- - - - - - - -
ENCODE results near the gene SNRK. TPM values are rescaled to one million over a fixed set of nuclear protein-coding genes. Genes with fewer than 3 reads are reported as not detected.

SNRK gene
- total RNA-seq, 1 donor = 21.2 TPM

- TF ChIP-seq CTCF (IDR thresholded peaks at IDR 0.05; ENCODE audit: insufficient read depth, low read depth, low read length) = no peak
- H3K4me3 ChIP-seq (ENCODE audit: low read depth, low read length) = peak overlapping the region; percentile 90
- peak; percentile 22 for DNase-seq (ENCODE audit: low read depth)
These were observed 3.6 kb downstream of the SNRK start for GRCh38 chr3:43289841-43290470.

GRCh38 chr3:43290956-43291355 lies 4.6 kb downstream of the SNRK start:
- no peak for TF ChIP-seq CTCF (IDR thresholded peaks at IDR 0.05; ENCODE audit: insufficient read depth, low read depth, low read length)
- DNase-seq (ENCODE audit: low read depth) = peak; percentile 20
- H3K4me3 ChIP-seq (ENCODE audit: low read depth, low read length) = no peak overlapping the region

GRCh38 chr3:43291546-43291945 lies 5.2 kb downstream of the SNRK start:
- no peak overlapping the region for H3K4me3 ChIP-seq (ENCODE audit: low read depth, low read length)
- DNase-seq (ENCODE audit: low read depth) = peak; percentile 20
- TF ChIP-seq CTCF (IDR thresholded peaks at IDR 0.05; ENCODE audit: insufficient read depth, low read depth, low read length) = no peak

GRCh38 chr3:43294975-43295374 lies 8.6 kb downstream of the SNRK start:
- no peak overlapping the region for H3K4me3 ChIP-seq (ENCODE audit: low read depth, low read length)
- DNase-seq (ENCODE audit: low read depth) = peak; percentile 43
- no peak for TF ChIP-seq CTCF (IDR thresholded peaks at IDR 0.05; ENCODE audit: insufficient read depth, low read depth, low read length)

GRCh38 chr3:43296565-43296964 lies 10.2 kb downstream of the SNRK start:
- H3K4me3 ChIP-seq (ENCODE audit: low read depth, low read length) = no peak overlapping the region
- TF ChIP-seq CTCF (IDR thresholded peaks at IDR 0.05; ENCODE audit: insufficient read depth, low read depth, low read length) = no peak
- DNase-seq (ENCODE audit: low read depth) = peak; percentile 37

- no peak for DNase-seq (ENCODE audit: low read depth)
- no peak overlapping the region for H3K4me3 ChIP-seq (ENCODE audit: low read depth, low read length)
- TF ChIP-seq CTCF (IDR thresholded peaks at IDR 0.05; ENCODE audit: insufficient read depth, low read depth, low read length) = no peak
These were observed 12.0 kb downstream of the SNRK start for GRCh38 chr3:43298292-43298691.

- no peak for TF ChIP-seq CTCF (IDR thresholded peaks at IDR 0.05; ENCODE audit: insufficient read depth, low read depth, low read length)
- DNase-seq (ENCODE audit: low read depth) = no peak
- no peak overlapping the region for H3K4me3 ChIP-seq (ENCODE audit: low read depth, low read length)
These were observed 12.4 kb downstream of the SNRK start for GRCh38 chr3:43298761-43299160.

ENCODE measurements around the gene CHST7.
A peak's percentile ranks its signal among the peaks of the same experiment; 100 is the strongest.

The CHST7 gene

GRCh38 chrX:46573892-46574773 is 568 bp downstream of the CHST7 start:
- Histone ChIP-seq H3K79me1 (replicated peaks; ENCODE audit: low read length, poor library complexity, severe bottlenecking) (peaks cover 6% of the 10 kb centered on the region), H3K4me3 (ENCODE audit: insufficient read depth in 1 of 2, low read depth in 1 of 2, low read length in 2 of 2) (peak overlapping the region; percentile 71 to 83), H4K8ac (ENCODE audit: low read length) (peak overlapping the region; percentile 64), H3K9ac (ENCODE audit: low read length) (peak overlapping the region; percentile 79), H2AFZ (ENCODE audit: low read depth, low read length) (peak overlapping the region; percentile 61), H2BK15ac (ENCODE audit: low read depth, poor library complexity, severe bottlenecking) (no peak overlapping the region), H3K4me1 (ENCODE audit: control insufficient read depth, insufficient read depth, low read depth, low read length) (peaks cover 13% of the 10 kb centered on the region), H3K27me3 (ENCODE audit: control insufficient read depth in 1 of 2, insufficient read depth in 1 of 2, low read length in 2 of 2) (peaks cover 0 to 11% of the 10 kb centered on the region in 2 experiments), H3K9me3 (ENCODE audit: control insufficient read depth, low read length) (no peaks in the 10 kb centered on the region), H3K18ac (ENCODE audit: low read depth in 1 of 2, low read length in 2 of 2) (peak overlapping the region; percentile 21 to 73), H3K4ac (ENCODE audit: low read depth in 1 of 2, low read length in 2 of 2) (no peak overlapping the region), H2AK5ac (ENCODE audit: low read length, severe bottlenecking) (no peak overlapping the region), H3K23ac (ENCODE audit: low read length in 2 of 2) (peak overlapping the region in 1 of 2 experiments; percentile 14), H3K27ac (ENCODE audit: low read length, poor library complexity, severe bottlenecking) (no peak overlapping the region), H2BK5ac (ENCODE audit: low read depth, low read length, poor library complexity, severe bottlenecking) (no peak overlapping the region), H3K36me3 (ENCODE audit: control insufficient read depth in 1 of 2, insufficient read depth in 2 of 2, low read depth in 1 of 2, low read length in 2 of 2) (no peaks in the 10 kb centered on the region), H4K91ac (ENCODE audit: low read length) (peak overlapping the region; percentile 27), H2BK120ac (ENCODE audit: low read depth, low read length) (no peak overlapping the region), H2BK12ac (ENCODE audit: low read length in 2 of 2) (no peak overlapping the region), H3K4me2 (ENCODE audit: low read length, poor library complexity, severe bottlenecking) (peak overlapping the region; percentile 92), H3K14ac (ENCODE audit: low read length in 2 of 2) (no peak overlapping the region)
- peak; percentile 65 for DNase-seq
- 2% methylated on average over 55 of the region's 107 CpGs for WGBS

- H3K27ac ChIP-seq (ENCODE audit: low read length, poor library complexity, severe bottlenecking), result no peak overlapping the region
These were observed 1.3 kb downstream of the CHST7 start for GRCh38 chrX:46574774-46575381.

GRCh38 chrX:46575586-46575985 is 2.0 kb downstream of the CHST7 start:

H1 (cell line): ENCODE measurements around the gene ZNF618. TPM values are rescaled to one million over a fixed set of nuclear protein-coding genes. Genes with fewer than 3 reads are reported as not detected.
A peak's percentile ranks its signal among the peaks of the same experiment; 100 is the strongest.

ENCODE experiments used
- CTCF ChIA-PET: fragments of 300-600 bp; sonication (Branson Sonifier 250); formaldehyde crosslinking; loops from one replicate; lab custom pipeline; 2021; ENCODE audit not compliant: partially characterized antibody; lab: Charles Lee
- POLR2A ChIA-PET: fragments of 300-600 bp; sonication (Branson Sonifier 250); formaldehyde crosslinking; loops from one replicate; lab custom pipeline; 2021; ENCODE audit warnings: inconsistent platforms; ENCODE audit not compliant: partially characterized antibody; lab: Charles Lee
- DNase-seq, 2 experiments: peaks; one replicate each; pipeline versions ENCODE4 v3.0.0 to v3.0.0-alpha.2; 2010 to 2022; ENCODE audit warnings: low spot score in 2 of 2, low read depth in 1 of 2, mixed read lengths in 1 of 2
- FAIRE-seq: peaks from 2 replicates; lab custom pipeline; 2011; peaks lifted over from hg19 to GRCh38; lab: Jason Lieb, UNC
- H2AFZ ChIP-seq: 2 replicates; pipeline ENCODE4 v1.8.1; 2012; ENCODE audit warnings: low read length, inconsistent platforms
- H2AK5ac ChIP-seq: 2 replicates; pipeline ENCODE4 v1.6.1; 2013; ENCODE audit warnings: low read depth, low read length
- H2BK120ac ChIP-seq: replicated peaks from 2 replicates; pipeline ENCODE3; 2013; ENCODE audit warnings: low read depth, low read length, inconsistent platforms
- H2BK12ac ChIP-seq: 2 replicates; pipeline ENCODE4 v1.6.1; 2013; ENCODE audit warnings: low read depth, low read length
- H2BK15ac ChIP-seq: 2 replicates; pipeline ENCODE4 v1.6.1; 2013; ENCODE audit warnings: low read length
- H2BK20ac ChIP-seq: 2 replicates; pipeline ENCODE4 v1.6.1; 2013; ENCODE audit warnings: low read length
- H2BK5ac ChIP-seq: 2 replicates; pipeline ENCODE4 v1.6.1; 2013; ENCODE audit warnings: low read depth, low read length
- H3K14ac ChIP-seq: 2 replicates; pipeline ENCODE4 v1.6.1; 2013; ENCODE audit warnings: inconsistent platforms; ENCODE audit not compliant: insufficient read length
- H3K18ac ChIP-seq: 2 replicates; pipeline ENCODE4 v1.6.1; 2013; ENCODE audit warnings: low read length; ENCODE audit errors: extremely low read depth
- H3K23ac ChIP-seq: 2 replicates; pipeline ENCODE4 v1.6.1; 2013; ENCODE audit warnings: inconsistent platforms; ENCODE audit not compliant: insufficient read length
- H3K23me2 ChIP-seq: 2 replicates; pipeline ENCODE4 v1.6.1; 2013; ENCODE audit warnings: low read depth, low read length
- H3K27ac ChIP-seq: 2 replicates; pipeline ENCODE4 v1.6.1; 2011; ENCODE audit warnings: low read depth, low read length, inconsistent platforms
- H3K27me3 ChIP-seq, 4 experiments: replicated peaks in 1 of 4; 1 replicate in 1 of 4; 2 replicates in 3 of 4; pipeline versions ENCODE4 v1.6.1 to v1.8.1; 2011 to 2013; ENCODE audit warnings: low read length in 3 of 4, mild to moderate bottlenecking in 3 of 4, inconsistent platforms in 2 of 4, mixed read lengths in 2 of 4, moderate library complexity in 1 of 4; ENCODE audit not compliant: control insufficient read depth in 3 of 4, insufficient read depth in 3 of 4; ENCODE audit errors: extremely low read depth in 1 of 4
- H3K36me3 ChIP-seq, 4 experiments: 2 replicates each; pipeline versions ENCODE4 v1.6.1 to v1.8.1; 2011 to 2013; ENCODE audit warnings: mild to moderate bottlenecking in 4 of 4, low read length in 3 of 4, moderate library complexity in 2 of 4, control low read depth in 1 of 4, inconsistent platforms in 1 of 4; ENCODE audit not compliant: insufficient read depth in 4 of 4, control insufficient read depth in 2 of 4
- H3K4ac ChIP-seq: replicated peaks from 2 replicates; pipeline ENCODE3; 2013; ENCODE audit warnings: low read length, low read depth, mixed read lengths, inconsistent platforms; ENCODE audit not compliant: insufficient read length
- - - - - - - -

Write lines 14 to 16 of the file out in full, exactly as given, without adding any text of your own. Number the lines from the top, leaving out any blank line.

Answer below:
- DNase-seq (ENCODE audit: low read depth) = peak; percentile 20
- TF ChIP-seq CTCF (IDR thresholded peaks at IDR 0.05; ENCODE audit: insufficient read depth, low read depth, low read length) = no peak

GRCh38 chr3:43294975-43295374 lies 8.6 kb downstream of the SNRK start: